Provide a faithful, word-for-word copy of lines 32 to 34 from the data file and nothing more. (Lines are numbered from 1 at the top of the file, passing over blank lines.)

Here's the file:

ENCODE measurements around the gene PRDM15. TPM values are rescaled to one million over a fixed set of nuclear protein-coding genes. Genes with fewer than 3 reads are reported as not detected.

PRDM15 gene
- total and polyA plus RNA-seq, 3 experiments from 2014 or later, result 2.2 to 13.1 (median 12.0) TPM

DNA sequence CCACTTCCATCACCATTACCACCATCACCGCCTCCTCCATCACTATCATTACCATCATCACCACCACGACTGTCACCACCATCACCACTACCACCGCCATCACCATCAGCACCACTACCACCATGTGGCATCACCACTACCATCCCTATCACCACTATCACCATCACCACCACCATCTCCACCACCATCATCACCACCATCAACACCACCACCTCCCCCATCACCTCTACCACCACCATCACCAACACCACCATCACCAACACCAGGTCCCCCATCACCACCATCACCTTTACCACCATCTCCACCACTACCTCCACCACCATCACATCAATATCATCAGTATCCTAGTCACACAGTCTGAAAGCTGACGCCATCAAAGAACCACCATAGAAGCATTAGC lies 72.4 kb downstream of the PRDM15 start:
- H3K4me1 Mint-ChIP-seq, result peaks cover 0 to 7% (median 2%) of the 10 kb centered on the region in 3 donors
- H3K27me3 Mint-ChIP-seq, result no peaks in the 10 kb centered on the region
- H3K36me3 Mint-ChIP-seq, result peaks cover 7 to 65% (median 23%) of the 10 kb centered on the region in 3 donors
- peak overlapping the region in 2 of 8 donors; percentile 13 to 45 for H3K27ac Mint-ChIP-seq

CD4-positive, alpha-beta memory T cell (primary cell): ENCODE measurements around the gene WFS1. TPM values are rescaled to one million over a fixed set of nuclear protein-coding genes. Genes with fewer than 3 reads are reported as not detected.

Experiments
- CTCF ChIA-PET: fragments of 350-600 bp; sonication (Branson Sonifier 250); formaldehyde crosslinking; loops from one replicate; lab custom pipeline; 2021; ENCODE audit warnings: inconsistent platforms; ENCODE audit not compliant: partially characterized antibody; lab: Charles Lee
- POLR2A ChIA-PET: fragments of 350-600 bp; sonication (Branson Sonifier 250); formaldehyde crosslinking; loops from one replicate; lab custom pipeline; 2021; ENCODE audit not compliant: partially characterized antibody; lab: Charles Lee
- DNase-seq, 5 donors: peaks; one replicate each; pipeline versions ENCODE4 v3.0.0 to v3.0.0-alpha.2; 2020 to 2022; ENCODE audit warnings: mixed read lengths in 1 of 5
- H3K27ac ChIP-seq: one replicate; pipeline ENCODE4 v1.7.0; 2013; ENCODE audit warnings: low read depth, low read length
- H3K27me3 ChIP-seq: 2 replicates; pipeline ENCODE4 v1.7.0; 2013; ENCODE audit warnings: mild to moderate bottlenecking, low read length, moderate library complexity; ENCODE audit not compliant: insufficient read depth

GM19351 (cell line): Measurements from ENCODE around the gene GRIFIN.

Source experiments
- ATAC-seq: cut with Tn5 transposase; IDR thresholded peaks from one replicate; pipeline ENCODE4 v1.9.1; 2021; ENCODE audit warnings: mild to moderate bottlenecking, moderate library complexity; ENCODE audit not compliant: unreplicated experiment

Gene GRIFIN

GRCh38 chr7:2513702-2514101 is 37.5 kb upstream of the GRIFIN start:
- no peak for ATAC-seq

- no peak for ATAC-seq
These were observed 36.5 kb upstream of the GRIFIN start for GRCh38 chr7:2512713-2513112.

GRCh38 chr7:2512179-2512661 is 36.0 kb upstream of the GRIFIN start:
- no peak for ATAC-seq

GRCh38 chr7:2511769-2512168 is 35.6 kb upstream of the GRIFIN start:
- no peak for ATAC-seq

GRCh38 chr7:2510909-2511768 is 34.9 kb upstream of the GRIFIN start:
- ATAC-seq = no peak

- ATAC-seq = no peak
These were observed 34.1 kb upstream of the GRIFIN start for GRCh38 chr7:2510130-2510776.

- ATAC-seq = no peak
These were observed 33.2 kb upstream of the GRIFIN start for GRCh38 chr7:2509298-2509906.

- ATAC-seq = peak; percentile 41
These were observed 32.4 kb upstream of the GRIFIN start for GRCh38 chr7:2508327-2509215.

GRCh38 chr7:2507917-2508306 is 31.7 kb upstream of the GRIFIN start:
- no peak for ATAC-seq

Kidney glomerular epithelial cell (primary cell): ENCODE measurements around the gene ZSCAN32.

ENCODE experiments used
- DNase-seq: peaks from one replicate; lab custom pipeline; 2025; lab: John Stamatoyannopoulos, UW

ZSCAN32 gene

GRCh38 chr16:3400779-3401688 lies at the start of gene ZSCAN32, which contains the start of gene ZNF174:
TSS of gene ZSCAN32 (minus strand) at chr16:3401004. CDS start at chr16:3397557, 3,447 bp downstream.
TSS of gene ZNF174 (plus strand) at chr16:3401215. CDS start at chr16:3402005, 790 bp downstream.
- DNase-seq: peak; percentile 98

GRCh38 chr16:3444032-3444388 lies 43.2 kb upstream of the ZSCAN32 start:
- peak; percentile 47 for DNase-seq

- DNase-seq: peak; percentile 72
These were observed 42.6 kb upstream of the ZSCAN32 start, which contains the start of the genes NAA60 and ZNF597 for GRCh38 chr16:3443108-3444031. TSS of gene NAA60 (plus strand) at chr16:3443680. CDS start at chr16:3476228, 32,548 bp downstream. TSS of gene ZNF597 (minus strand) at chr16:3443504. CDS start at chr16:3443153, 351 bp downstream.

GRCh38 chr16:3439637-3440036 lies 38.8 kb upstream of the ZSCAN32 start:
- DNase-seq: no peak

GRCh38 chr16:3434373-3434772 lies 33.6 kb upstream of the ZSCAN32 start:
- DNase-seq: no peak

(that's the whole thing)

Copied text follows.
- ATAC-seq = no peak
These were observed 33.2 kb upstream of the GRIFIN start for GRCh38 chr7:2509298-2509906.

- ATAC-seq = peak; percentile 41